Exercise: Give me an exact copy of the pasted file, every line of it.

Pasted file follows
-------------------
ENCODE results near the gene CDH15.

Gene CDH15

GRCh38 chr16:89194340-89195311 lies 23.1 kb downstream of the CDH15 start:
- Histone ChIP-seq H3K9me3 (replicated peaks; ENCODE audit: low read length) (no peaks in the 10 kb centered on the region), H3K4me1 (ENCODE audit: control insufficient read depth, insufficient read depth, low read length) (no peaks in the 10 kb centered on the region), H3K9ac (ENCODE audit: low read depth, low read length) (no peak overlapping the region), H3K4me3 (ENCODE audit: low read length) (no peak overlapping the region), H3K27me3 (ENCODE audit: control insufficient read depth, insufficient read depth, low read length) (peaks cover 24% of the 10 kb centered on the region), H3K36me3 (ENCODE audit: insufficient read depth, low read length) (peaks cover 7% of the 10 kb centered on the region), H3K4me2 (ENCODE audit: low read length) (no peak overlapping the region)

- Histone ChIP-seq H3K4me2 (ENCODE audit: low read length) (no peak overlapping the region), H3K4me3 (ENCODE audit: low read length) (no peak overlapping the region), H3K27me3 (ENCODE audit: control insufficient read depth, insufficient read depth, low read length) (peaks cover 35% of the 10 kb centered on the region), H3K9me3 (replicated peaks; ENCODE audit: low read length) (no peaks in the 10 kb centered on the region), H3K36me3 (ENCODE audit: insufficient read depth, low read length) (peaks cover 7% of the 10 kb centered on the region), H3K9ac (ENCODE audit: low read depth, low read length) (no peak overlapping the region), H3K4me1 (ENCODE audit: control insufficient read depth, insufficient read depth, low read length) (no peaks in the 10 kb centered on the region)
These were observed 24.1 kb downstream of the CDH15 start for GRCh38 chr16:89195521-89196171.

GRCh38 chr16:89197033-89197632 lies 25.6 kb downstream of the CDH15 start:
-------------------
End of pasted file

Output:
ENCODE results near the gene CDH15.

Gene CDH15

GRCh38 chr16:89194340-89195311 lies 23.1 kb downstream of the CDH15 start:
- Histone ChIP-seq H3K9me3 (replicated peaks; ENCODE audit: low read length) (no peaks in the 10 kb centered on the region), H3K4me1 (ENCODE audit: control insufficient read depth, insufficient read depth, low read length) (no peaks in the 10 kb centered on the region), H3K9ac (ENCODE audit: low read depth, low read length) (no peak overlapping the region), H3K4me3 (ENCODE audit: low read length) (no peak overlapping the region), H3K27me3 (ENCODE audit: control insufficient read depth, insufficient read depth, low read length) (peaks cover 24% of the 10 kb centered on the region), H3K36me3 (ENCODE audit: insufficient read depth, low read length) (peaks cover 7% of the 10 kb centered on the region), H3K4me2 (ENCODE audit: low read length) (no peak overlapping the region)

- Histone ChIP-seq H3K4me2 (ENCODE audit: low read length) (no peak overlapping the region), H3K4me3 (ENCODE audit: low read length) (no peak overlapping the region), H3K27me3 (ENCODE audit: control insufficient read depth, insufficient read depth, low read length) (peaks cover 35% of the 10 kb centered on the region), H3K9me3 (replicated peaks; ENCODE audit: low read length) (no peaks in the 10 kb centered on the region), H3K36me3 (ENCODE audit: insufficient read depth, low read length) (peaks cover 7% of the 10 kb centered on the region), H3K9ac (ENCODE audit: low read depth, low read length) (no peak overlapping the region), H3K4me1 (ENCODE audit: control insufficient read depth, insufficient read depth, low read length) (no peaks in the 10 kb centered on the region)
These were observed 24.1 kb downstream of the CDH15 start for GRCh38 chr16:89195521-89196171.

GRCh38 chr16:89197033-89197632 lies 25.6 kb downstream of the CDH15 start: